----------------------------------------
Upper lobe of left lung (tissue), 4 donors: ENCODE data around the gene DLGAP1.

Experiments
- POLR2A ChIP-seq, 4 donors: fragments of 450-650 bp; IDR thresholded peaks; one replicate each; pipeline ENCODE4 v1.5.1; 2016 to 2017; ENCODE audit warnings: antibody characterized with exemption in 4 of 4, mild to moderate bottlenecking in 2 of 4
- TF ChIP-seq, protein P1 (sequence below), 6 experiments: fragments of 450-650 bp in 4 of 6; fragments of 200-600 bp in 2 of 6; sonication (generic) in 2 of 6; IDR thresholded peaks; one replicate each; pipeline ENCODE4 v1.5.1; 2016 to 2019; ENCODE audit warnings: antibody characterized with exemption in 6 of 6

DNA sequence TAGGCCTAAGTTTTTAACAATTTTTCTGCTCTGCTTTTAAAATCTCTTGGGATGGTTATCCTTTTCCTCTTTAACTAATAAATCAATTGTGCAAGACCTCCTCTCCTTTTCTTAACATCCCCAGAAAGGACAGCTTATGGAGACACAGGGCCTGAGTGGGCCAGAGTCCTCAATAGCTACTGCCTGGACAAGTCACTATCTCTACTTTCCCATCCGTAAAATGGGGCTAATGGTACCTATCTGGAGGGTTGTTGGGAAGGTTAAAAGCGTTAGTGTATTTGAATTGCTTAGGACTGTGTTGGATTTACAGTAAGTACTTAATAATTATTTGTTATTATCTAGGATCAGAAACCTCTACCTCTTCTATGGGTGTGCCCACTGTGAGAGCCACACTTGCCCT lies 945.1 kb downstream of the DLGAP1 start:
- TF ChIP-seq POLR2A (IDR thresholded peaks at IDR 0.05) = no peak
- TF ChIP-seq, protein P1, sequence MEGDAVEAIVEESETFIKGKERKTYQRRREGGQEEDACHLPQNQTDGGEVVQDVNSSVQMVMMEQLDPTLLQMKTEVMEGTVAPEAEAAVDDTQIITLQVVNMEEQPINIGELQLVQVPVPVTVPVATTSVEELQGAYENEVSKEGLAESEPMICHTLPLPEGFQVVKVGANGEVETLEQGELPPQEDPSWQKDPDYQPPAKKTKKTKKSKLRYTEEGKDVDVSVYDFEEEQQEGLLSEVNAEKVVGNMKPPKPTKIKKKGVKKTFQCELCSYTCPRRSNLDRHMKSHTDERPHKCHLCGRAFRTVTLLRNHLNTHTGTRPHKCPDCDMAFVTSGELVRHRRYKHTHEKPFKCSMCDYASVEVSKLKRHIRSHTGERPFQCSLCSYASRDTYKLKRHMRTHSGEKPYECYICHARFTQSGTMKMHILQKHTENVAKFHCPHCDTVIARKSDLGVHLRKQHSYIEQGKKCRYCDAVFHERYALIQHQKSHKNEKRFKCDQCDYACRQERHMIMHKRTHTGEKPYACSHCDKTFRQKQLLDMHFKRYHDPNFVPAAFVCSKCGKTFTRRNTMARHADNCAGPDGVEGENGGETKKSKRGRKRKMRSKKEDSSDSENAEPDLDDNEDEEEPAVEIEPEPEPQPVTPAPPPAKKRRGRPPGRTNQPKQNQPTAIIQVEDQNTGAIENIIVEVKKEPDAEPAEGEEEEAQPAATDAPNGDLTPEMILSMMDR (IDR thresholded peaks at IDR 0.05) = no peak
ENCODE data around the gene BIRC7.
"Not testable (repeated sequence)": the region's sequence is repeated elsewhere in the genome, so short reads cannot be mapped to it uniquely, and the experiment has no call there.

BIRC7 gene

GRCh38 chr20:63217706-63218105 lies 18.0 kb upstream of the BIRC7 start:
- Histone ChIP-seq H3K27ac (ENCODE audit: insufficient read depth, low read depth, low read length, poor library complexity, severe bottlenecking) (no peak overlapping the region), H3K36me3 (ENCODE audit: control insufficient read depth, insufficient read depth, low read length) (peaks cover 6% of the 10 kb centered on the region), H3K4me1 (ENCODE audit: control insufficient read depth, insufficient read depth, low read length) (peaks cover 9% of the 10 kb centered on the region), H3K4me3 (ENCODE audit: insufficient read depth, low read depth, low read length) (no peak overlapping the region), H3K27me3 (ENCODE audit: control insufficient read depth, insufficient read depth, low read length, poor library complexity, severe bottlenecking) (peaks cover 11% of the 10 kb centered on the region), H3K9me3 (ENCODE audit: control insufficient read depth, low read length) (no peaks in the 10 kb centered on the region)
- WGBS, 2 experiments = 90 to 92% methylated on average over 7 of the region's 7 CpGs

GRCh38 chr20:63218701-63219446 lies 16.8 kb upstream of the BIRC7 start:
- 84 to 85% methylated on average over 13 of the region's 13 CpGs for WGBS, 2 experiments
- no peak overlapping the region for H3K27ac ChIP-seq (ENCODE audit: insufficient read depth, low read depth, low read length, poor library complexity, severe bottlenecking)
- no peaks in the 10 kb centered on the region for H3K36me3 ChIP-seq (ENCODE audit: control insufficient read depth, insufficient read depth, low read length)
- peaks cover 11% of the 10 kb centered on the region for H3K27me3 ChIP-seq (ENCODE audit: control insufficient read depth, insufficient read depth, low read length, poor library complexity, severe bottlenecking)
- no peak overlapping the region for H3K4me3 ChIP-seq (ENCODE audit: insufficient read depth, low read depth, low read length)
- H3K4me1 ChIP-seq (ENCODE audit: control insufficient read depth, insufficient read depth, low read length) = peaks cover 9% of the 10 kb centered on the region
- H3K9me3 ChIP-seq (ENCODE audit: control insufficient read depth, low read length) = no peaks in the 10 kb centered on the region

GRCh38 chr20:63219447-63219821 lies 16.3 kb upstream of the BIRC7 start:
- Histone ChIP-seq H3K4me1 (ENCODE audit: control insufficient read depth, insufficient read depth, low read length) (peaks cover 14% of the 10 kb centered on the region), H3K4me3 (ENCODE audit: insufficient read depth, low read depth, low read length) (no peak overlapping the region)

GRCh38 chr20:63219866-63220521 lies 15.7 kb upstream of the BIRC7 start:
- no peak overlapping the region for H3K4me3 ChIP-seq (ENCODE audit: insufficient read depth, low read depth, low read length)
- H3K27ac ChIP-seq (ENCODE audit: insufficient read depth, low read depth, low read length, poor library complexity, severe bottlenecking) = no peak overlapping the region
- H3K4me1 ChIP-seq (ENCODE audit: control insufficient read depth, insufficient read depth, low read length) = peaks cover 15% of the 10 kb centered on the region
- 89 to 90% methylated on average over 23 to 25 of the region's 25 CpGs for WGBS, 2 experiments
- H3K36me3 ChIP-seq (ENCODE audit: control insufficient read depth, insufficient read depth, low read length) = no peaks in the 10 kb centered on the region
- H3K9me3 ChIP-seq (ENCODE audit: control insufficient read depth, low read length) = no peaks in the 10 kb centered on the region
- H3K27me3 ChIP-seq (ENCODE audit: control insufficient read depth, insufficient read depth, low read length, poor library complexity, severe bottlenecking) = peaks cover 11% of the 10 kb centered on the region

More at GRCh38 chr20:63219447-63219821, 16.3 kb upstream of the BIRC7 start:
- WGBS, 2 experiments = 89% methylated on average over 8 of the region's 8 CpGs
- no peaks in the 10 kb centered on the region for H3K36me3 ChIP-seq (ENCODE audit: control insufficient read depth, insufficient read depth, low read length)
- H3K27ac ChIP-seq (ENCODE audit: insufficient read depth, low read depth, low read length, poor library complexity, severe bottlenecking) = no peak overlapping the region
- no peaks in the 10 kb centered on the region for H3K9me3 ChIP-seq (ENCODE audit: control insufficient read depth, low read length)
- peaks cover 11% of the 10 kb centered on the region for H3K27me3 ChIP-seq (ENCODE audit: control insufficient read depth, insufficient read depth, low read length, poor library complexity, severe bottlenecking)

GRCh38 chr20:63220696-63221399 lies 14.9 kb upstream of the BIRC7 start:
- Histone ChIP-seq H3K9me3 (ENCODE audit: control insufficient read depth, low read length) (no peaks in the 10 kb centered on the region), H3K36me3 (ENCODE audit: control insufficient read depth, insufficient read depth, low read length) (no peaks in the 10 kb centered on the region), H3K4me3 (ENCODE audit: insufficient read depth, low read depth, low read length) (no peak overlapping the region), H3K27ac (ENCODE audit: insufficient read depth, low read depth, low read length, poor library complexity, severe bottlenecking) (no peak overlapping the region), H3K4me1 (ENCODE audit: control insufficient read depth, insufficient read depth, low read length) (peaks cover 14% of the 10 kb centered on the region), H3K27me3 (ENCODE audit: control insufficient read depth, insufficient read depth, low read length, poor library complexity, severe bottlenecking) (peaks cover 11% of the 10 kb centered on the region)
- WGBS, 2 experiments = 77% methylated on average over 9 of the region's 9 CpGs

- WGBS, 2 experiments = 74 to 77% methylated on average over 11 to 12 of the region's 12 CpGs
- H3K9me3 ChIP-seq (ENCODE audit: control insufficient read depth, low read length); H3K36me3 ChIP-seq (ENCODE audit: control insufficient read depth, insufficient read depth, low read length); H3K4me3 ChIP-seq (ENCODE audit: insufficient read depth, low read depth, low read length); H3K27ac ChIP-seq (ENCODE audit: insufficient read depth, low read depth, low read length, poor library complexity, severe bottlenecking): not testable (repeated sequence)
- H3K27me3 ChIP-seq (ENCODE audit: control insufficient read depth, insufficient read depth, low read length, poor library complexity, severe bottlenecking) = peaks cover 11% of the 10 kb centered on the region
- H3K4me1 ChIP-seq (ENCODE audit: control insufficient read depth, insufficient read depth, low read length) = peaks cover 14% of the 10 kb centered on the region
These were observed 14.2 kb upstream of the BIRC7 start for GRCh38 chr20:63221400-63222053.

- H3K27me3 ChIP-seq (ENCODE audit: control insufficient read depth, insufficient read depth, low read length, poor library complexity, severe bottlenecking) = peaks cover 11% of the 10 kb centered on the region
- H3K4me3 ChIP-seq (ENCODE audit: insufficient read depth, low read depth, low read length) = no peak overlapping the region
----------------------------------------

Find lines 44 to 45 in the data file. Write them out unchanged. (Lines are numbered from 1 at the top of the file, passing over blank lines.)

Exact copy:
- H3K4me1 ChIP-seq (ENCODE audit: control insufficient read depth, insufficient read depth, low read length) = peaks cover 14% of the 10 kb centered on the region
These were observed 14.2 kb upstream of the BIRC7 start for GRCh38 chr20:63221400-63222053.